One month after announcing it would expand its position in the Eagle Ford Shale, Sanchez Energy Corp. on Wednesday laid out plans for 2017 to boost its capital expenditures (capex) budget and tackle the acquisition’s complement of drilled but uncompleted (DUC) wells.

Last month, Anadarko Petroleum Corp. announced it wouldsell its Eagle Ford Shaleportfolio in South Texas to a 50-50 joint venture between Sanchez and Blackstone Group LP for $2.3 billion. The transaction, which Sanchez has renamed as the Comanche assets, is scheduled to close by the end of March..

The Houston-based independent said it will increase its capex budget to $425-475 million in 2017, an increase of at least 21.5% above the $349.8 million the company spent in 2016.

“The 132 [gross] DUC wells that will be acquired with the Comanche assets provide an opportunity to quickly ramp production and dramatically increase cash flow in the near term,” CEO Tony Sanchez said. “With rates of return expected to exceed 100%, we see this as an excellent use of capital in 2017 that we believe will lead to a significantly stronger balance sheet over a relatively short period of time.”

During a conference call to discuss 4Q2016, COO Chris Heinson said the company is “focused on a quick and efficient transition and integration of the assets. We have made significant progress on securing services and staff needed to work with the new assets. We’re also in the process of constructing an appraisal program focused on accelerating multi-bench development across the asset, and we intend to test a variety of completion designs.”

Sanchez estimated it could spend an additional $500 million on capex in 2018. The largest portion (37%) of its capex budget for 2017 would be devoted to the Catarina assets in the Eagle Ford, followed by a combined 31% portion for its Comanche assets in the play — 21% for new wells, and 10% for DUC wells there. Sanchez’s Maverick (23%) and Palmetto (2%) assets will also receive some capital.

Heinson said Sanchez is currently running four rigs — two in its Maverick assets in the Eagle Ford and two in its Catarina assets. One of the two rigs deployed in Catarina is being dropped for a period of time in the middle of the year, but it would be raised again in 3Q2017, he said.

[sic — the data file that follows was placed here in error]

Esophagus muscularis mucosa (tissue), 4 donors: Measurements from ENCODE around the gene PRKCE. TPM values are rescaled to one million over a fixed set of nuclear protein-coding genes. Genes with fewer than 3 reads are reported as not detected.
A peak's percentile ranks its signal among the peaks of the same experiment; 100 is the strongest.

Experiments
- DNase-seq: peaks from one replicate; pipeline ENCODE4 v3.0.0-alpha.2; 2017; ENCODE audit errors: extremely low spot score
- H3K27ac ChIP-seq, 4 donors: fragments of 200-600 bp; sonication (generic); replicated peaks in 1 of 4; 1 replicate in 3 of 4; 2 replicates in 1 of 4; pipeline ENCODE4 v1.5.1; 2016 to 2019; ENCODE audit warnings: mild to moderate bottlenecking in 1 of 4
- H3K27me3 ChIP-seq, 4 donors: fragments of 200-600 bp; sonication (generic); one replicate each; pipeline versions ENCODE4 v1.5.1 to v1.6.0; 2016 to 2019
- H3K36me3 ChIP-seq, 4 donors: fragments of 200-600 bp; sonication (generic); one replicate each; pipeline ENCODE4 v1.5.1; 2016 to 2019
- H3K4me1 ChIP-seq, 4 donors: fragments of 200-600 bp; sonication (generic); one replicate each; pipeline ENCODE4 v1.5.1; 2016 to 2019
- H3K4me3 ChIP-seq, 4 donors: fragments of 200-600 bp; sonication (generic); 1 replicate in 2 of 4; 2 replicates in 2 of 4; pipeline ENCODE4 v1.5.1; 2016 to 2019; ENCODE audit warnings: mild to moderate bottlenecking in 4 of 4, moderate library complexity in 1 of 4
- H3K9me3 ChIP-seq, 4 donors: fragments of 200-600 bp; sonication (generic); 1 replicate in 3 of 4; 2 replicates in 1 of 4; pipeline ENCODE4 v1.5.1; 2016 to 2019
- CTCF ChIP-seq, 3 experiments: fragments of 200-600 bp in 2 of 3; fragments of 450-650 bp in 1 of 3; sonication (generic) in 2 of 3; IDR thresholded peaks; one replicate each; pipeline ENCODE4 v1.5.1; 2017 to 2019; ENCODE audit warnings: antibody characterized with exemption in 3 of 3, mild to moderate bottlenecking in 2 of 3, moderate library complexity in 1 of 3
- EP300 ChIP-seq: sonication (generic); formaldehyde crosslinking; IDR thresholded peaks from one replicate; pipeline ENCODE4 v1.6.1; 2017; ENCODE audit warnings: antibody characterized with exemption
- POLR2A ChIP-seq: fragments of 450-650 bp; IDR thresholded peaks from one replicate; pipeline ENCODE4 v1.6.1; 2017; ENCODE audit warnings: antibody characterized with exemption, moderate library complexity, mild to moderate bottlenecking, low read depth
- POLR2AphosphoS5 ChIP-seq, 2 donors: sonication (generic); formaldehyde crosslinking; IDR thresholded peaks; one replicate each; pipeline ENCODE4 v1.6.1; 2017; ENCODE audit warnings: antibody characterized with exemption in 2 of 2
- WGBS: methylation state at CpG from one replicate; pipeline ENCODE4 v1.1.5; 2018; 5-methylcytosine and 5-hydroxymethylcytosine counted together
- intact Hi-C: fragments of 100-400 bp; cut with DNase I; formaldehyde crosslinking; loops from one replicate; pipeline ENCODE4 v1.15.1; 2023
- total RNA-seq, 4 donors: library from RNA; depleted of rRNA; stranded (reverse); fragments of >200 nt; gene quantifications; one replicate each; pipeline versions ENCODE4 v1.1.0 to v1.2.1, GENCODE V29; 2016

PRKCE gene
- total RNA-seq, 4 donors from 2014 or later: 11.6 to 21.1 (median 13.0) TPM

The company plans to move four rigs into its Comanche assets by mid-April, and add a fifth rig in May as part of its strategy to begin completing its inventory of DUC wells in March.

“We’re going to be moving in frack [fracture] spreads,” Heinson said during the call’s question-and-answer session with analysts. “To be ready to go in March, but certainly by 2Q2017, we’re going to be ramping up our pace. With the completion spreads coming on that we have sourced, we expect they will basically have all 132 DUCs online by early 2018, and most of those would be on by 1Q2018.

“That pace is going to continue through mid-year. And even though we’re adding four additional rigs onto Comanche, we don’t plan on dropping any activity on [Catarina and Maverick] until the back half of 2017.”

Production totaled 4.56 million boe in 4Q2016, a 14.8% decline from the year-ago quarter (5.35 million boe). For the full-year 2016, the company recorded 19.5 million boe (53,350 boe/d), which exceeded its guidance of 50,000-52,000 boe/d. The annual production figure was 1.8% higher than 2015 (19.2 million boe).

The company expects production to range from 78,000 to 82,000 boe/d in 2017, and 100,000 to 105,000 boe/d in 2018.

According to a slide presentation, Sanchez’s position in the Eagle Ford totaled 335,000 net acres at the end of 2016, pro forma to the pending acquisition. The company also held 50,000 gross acres in the Tuscaloosa Marine Shale.

Sanchez reported net income of $48.3 million (82 cents/share) in 4Q2016, compared with net income of $17.1 million (30 cents) in the previous fourth quarter. For the full-year 2016, the company reported a net loss of $273 million (minus $4.63/share), compared with a net loss of $1.47 billion (minus $25.70) in 2015.